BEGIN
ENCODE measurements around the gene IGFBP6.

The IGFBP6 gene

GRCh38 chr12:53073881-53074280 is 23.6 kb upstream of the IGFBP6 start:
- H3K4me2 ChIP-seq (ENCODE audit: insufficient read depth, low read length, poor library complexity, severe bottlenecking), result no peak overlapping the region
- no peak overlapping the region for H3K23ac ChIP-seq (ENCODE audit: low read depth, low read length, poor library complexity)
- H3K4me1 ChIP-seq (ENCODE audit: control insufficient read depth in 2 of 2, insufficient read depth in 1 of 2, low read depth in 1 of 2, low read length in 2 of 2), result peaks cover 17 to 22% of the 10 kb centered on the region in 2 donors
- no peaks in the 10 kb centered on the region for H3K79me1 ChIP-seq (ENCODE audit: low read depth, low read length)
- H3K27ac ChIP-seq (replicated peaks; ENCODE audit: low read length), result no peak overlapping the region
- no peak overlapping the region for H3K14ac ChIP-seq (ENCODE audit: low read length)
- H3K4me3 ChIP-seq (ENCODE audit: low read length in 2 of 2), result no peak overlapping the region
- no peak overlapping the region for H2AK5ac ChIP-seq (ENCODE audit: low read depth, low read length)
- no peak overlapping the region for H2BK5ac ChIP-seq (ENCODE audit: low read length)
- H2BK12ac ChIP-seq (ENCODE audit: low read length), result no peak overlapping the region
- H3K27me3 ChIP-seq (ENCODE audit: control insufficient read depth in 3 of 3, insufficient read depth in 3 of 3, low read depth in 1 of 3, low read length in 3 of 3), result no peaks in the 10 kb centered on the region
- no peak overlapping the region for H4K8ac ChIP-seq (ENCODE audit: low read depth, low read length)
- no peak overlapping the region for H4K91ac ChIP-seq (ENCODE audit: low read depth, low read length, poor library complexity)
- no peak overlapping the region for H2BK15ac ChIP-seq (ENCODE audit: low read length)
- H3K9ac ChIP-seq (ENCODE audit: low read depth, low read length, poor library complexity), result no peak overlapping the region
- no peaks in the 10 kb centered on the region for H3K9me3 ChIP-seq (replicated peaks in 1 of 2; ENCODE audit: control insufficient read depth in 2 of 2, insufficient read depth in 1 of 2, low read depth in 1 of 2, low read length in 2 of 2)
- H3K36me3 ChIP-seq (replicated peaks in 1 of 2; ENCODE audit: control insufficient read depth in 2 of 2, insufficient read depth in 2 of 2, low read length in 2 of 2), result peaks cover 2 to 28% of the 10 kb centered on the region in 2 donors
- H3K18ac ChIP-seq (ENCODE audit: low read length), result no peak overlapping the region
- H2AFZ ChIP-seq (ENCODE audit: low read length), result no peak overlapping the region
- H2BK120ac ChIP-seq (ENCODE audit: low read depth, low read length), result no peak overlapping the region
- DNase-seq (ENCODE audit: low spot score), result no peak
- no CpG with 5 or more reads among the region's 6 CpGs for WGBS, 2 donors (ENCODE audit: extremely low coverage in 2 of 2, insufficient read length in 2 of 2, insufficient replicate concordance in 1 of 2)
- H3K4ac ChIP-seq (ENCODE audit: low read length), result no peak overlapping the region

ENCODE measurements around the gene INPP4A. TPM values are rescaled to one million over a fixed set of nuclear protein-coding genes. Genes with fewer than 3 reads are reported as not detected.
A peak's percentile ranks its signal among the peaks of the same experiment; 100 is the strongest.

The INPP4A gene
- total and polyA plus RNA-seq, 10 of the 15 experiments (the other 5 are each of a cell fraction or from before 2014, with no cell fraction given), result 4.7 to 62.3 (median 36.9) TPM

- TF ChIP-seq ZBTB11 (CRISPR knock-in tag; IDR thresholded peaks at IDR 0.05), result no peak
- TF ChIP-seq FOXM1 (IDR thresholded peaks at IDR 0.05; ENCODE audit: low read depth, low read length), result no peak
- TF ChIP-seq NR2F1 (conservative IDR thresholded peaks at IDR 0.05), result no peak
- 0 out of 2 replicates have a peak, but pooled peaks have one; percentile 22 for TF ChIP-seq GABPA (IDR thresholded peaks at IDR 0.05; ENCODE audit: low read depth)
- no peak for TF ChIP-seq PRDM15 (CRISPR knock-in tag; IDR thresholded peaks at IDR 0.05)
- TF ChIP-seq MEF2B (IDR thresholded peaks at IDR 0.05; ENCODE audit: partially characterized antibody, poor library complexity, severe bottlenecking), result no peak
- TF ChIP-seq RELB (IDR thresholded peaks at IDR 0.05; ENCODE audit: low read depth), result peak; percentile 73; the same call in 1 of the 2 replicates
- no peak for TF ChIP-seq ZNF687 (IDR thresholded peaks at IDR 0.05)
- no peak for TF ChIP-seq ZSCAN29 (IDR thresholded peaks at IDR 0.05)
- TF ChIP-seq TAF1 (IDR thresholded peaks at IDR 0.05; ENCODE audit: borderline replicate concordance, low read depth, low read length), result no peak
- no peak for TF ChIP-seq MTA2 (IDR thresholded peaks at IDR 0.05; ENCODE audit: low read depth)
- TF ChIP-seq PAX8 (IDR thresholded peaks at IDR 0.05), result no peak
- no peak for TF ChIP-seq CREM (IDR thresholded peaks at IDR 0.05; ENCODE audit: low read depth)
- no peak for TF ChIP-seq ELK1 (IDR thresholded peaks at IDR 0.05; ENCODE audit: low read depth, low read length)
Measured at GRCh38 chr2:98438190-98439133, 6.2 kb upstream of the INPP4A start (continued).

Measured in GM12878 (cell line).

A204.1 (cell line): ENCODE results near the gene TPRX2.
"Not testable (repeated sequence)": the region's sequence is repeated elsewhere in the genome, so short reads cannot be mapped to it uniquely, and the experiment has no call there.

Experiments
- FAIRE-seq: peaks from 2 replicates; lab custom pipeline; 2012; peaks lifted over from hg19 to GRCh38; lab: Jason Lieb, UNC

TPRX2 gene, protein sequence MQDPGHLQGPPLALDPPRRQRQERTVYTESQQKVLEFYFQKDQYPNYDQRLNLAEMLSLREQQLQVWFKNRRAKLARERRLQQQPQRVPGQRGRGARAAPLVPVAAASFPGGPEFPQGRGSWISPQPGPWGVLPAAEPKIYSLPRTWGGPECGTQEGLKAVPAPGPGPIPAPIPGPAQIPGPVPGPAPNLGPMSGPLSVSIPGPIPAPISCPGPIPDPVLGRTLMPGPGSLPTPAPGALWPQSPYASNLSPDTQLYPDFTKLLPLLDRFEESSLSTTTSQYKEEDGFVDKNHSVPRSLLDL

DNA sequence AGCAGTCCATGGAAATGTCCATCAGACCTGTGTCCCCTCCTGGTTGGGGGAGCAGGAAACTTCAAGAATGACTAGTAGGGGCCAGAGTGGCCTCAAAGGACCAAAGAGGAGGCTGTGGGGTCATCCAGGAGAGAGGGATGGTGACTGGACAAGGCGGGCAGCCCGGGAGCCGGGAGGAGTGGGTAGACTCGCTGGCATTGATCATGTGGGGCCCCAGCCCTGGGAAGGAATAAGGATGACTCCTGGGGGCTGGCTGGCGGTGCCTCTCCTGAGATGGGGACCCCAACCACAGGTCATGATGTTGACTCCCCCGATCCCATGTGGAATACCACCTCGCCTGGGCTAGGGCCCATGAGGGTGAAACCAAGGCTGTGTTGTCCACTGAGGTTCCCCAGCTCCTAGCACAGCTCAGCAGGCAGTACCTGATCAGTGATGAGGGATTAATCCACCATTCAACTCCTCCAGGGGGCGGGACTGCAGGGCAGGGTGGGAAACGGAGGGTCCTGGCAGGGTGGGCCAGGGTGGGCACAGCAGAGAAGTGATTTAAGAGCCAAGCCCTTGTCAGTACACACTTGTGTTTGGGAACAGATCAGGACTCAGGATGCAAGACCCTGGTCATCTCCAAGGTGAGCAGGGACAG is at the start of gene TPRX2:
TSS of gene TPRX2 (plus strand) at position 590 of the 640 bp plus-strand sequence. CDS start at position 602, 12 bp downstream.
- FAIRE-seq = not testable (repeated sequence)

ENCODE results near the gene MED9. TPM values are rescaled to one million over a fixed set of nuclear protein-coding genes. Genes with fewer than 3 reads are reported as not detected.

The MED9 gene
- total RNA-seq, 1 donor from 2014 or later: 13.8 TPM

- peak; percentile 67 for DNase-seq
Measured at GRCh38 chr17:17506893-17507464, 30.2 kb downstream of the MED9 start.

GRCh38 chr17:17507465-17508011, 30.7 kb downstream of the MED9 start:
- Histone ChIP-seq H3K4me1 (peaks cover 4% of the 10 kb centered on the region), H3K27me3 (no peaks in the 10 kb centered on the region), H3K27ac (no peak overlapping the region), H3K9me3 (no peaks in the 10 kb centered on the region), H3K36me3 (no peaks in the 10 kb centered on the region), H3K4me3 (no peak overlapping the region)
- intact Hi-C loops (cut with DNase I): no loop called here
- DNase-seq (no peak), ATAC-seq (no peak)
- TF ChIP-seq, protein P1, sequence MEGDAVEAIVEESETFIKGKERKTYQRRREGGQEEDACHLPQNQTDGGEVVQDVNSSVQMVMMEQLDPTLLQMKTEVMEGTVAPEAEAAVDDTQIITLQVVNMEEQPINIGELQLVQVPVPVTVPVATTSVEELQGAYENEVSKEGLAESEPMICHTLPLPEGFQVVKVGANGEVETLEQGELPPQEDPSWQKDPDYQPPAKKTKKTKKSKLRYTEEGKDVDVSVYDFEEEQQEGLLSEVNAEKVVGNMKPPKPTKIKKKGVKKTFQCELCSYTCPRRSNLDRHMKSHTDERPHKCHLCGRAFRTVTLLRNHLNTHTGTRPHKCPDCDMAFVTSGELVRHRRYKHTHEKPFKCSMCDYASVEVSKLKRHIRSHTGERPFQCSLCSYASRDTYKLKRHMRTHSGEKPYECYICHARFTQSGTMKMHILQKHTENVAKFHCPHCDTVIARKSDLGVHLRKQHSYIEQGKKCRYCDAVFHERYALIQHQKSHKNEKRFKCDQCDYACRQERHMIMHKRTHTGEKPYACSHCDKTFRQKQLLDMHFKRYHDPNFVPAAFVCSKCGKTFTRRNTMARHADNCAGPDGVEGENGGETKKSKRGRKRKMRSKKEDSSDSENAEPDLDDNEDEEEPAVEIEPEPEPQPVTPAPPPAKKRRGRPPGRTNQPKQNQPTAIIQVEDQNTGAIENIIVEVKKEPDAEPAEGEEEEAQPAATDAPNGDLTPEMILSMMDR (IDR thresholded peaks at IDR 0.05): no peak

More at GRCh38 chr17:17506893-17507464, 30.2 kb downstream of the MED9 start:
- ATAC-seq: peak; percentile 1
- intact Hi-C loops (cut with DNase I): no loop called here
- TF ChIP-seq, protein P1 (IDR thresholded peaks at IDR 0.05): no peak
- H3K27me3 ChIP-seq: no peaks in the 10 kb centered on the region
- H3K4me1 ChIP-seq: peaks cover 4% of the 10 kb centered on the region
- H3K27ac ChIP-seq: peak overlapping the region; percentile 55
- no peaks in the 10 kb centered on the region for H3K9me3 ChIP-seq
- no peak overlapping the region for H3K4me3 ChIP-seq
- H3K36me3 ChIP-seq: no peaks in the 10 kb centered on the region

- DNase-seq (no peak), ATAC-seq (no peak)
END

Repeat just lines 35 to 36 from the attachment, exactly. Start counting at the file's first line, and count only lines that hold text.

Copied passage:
- no peak for TF ChIP-seq PRDM15 (CRISPR knock-in tag; IDR thresholded peaks at IDR 0.05)
- TF ChIP-seq MEF2B (IDR thresholded peaks at IDR 0.05; ENCODE audit: partially characterized antibody, poor library complexity, severe bottlenecking), result no peak